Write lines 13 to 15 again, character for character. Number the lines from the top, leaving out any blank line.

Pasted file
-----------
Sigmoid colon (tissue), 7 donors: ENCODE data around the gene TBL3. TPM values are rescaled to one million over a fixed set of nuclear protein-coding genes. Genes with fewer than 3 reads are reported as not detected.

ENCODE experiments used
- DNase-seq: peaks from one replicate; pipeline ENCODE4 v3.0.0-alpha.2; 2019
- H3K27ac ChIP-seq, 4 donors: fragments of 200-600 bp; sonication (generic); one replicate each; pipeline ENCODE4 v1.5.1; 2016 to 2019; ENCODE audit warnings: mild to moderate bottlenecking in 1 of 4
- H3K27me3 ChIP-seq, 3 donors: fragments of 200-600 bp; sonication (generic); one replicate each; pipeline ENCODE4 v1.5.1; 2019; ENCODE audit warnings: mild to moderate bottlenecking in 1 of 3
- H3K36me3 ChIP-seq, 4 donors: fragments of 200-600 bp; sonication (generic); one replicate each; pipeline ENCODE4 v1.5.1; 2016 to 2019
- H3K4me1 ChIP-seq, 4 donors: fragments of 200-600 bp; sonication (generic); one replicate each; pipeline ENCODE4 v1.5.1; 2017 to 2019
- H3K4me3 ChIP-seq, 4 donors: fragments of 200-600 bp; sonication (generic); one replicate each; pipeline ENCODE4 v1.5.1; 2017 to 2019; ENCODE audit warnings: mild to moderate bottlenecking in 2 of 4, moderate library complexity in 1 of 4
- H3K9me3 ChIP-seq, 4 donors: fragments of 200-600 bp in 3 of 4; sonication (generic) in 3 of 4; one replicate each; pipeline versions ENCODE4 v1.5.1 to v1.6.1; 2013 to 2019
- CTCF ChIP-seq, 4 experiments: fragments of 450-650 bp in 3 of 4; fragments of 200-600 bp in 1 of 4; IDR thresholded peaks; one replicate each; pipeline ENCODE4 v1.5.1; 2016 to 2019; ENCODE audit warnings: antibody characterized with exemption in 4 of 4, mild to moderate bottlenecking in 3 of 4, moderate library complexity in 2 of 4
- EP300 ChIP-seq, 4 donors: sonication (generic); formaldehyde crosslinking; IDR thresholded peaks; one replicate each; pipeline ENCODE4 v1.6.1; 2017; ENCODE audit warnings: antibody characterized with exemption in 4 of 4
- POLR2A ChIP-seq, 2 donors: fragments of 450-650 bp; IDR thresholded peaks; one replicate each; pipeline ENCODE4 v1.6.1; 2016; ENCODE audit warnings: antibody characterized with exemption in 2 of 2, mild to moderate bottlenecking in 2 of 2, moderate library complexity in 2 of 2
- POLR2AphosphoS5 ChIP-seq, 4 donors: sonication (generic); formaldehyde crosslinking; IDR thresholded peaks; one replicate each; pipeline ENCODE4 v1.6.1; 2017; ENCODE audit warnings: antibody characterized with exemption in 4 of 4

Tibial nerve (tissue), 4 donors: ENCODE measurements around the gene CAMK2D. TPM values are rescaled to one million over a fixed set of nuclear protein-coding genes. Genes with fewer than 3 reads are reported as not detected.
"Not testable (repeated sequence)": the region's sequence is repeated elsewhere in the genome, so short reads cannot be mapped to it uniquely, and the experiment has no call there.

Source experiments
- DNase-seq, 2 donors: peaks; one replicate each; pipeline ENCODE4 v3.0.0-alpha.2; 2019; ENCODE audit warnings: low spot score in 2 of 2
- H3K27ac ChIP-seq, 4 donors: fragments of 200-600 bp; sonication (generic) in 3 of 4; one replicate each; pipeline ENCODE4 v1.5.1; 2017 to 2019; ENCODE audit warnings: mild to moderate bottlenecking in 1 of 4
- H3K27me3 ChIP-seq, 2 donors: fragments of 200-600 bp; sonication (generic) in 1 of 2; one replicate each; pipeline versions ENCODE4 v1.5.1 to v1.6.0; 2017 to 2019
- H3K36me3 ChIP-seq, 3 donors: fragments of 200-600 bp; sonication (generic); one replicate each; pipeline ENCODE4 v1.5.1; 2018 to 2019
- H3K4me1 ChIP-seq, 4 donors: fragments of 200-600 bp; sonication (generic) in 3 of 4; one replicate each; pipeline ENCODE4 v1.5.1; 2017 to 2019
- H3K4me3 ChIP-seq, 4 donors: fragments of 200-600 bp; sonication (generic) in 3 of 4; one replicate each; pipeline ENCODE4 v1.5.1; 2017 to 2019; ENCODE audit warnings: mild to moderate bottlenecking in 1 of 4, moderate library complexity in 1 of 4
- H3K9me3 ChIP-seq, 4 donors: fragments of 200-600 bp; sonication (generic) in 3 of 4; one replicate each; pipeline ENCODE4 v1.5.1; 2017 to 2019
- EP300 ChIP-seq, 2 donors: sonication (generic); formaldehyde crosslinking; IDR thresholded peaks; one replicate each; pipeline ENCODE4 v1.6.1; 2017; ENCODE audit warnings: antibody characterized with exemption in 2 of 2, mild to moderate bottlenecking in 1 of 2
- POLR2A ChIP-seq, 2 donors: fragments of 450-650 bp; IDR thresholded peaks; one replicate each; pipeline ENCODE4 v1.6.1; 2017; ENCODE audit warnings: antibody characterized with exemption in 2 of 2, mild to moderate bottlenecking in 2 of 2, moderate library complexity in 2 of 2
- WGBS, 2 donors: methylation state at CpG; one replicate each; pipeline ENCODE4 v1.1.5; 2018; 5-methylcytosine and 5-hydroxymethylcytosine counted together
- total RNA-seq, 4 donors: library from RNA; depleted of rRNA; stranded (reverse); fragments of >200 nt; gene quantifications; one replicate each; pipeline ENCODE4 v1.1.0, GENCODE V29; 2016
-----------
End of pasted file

- POLR2AphosphoS5 ChIP-seq, 4 donors: sonication (generic); formaldehyde crosslinking; IDR thresholded peaks; one replicate each; pipeline ENCODE4 v1.6.1; 2017; ENCODE audit warnings: antibody characterized with exemption in 4 of 4

Tibial nerve (tissue), 4 donors: ENCODE measurements around the gene CAMK2D. TPM values are rescaled to one million over a fixed set of nuclear protein-coding genes. Genes with fewer than 3 reads are reported as not detected.
"Not testable (repeated sequence)": the region's sequence is repeated elsewhere in the genome, so short reads cannot be mapped to it uniquely, and the experiment has no call there.